The recent empirical literature on the determinants of growth is replete with new and original explanations that seek to explain observed differentials in growth performance. Unfortunately, much of this literature is far from being robust, as has been made clear by Levine and Renelt (1992), SalaiMartin (1996), and Arcand and Dagenais (1999). Thus, it is important to be cautious regarding results such as those presented in Tables 1 and 2 until it has been established that they are robust to a certain number of standard concerns.
In a recent article, Svedberg (1999) has criticized the procedure followed by the FAO in constructing both measures of the DES per caput and the PFI. Svedberg points out that there are three potential sources of error. First, the DES per caput itself may be measured with error. Second, the parameters of the lognormal distribution that food consumption is assumed to follow (in essence, the coefficient of variation of the distribution, given that its mean is given by the average DES per caput) is assumed to be measured with substantial error (as noted by Svedberg, the lognormal distribution may be an inappropriate assumption in and of itself). Third, the calorie cutoffpoint, which defines the threshold below which individuals are assumed to be undernourished may be country specific and it may therefore be inappropriate to assume a common cutoff point of 1.55 or 1.56 the Basic Metabolic Rate (BMR).
In econometric terms there may therefore be two sources of error that plague the nutritional variables included in the regressions presented in Tables 1 and 2. Let the "true" nutritional variable be denoted by X_{it}, where i indexes the country and t indexes the time period (decade). Then the points raised by Svedberg imply that the observed value of the nutritional variable, denoted by , is equal to :
(13) ,
where is a composite error term. If the only source of measurement error is given by the countryspecific term , then use of the within estimator (countryspecific fixed effects) will potentially eliminate all sources of bias and the coefficient associated with the nutritional variable may be estimated consistently. It is likely that this source of error is the dominant one in the PFI estimates given that the parameters of the lognormal distribution used to compute the proportion of the population that is undernourished is assumed to be the same over the three decades for which the figure is reported in the World Food Survey (1996). Moreover, the calorie cutoff point, alluded to above, may also be taken to be a countryspecific datum.
If, in addition to the countryspecific effect, there is also a countrytime specific random shock , then the parameter estimates presented in Tables 1 and 2 are subject to a standard error in variables problem and instrumental variable estimation is called for in order to purge the observed value of the nutritional variable from stochastic elements that will be correlated with the growth regression's disturbance term.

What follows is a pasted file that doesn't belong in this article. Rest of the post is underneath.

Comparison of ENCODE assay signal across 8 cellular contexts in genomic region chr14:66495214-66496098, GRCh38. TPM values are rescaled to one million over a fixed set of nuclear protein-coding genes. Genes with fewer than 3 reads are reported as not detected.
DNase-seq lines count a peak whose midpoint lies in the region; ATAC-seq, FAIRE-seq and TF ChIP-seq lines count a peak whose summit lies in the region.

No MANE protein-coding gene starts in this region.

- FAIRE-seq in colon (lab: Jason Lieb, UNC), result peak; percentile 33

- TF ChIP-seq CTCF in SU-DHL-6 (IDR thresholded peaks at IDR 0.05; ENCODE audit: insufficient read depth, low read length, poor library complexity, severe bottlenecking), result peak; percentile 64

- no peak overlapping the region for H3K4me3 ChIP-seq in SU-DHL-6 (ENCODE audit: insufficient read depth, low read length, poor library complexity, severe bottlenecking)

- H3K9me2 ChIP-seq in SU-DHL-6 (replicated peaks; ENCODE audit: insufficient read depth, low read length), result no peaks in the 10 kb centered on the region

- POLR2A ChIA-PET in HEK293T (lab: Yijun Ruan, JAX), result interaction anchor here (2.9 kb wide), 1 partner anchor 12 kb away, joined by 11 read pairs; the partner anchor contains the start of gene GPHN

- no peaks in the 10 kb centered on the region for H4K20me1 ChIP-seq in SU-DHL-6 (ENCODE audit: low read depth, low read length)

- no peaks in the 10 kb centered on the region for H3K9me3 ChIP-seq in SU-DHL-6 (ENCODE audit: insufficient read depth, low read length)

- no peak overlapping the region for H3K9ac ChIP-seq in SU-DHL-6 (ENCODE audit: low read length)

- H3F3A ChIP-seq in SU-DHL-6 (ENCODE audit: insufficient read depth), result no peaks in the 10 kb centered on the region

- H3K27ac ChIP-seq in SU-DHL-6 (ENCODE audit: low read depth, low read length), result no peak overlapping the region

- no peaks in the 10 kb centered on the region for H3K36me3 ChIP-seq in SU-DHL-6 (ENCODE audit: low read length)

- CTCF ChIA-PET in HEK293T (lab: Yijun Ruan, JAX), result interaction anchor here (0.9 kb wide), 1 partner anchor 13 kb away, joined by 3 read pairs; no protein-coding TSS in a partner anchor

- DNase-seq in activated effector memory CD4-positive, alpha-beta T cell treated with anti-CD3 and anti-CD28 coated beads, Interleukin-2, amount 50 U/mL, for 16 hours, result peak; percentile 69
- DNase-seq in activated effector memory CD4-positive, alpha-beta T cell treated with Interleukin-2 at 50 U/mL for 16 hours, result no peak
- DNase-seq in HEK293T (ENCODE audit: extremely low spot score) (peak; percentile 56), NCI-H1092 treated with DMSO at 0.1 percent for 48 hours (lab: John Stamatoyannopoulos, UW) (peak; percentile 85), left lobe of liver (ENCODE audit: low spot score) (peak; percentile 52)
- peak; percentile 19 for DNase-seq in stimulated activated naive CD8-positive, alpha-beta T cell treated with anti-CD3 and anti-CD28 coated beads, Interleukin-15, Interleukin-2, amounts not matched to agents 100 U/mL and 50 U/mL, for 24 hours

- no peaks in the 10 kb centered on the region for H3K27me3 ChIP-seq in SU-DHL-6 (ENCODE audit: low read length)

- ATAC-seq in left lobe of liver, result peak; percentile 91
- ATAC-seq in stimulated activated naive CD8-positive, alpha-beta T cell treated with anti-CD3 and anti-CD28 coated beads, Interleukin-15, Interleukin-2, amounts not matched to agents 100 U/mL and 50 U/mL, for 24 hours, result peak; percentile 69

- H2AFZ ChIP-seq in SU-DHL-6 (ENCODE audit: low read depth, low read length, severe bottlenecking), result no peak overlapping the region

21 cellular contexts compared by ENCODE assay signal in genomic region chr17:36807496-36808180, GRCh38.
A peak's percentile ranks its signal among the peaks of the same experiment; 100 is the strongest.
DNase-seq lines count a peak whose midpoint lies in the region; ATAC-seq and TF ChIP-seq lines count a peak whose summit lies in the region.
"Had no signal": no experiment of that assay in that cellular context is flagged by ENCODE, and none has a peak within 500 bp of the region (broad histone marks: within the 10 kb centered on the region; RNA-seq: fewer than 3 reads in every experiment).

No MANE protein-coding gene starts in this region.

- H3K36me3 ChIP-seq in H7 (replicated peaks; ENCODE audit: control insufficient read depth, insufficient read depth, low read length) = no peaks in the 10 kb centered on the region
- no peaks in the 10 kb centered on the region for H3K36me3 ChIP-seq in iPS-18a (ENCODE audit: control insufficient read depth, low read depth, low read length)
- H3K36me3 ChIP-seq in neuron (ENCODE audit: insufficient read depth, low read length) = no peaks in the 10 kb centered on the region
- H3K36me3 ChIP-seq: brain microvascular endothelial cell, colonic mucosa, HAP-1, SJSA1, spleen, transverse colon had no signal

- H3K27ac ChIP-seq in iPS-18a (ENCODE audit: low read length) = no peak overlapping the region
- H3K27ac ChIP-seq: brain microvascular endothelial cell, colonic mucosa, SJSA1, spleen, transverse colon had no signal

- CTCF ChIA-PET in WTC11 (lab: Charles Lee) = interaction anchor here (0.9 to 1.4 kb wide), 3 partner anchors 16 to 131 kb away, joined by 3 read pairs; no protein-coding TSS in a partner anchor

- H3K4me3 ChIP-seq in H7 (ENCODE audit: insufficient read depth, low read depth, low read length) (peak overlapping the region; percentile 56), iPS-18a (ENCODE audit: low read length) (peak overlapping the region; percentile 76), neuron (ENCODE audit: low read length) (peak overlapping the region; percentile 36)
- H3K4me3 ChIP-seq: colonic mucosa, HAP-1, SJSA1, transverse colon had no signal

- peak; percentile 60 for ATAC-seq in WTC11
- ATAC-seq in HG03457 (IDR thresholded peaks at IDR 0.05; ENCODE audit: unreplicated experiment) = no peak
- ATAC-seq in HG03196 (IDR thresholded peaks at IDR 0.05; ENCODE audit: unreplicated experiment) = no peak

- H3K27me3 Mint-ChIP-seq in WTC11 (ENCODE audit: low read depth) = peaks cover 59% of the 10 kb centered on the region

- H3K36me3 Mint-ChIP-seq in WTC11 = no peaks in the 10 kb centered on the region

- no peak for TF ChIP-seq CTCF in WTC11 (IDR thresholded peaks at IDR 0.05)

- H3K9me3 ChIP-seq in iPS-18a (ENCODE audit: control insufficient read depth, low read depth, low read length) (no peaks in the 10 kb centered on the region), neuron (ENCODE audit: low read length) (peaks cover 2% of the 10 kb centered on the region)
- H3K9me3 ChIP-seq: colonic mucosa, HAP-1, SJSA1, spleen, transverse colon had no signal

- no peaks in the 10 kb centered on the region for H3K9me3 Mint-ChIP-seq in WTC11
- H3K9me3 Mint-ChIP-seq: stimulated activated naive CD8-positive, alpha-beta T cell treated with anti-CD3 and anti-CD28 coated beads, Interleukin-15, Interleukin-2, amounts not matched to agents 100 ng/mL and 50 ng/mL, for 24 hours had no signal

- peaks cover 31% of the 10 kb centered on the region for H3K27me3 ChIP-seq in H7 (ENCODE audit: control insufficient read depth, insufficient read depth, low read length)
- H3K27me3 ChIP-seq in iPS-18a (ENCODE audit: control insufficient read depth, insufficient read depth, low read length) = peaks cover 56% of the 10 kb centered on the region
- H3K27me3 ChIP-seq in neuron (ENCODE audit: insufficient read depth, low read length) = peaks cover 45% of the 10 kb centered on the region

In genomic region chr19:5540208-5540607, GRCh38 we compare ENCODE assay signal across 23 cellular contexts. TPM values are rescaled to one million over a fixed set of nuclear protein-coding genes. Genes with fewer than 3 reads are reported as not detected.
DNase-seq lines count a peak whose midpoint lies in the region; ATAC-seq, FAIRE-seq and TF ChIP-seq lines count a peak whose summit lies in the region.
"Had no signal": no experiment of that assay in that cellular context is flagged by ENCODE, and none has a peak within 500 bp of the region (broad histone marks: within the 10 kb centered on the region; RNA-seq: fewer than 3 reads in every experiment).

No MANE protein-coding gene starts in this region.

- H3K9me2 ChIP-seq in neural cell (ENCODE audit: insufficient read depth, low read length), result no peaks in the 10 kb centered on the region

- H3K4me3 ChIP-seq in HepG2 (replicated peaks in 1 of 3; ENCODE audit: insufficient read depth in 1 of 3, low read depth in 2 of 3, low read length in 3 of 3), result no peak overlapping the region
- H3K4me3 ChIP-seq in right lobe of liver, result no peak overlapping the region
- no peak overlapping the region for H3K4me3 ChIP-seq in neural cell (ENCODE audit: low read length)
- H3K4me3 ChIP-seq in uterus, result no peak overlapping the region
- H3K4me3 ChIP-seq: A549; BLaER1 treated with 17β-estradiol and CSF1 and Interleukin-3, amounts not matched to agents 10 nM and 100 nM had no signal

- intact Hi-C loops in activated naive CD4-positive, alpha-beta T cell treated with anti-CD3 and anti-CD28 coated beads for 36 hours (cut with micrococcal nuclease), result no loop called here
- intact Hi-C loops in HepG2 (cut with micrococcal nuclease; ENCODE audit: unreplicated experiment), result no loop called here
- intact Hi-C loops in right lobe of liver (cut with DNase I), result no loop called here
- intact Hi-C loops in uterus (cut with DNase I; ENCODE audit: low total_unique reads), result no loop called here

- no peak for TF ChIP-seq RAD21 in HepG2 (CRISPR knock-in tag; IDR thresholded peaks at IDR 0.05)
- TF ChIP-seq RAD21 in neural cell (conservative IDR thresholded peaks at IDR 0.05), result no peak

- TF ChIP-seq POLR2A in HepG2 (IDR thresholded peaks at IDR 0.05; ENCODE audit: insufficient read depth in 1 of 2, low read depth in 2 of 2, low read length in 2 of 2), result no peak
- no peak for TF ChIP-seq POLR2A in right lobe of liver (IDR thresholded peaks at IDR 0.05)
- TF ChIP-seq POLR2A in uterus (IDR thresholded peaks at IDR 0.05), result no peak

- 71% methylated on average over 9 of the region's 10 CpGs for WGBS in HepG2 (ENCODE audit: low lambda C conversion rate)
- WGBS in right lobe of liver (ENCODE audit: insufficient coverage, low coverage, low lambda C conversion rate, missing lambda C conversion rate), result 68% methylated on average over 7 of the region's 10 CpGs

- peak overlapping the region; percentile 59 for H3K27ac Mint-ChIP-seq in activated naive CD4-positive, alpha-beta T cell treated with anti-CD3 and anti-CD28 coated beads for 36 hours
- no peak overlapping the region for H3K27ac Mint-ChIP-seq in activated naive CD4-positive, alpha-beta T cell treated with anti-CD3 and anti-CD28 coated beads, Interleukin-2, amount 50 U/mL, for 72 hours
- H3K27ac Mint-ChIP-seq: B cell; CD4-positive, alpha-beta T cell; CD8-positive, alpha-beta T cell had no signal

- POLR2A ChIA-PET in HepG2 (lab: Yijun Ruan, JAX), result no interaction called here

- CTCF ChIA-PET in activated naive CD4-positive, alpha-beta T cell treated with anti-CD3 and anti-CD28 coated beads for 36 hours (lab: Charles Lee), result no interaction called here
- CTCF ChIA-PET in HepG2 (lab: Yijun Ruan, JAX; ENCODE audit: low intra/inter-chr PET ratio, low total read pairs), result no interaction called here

As noted previously, solving the first problem is relatively straightforward, and results corresponding to panel estimation with countryspecific fixed effects are presented in the first six columns of Table 3 (see Islam, 1996 for the standard results using panel data in the context of the neoclassical model). As can be seen from the estimates, the coefficients associated with the nutritional variables in columns 3 and 5 (the linear specifications) are robust to the "within" procedure, although the estimated standard error in the case of the PFI is slightly larger than in the benchmark results presented in Table 1. For the DES per caput, on the other hand, the coefficient increases substantially, from 1.38_{ }x10^{5} in column (7) of Table 1 to 2.20 x10^{5} in column (5) of Table 3. The associated tstatistic remains approximately the same. In terms of countryspecific errors in the measurement of the nutritional variables, our results regarding the impact of nutritional concerns are therefore robust to the Svedberg critique.
Several other remarks are in order concerning the "within" estimator results. First, the absolute value of the coefficient associated with the logarithm of initial GDP per caput are much larger (by a factor of ten) once one controls for countryspecific fixed effects, and the point estimates are much more precise. This implies that the estimated annual rate of convergence is much greater once countryspecific fixed effects are taken into account. Second, the specification in which the PFI enters as a polynomial of degree three is not robust to the inclusion of countryspecific fixed effects. The same can be said of the quadratic specification in terms of the DES per caput. Third, a specification involving countryspecific random effects is strongly rejected in favour of fixed effects on the basis of the usual Hausman test; in all cases the pvalue associated with this test statistic is extremely small.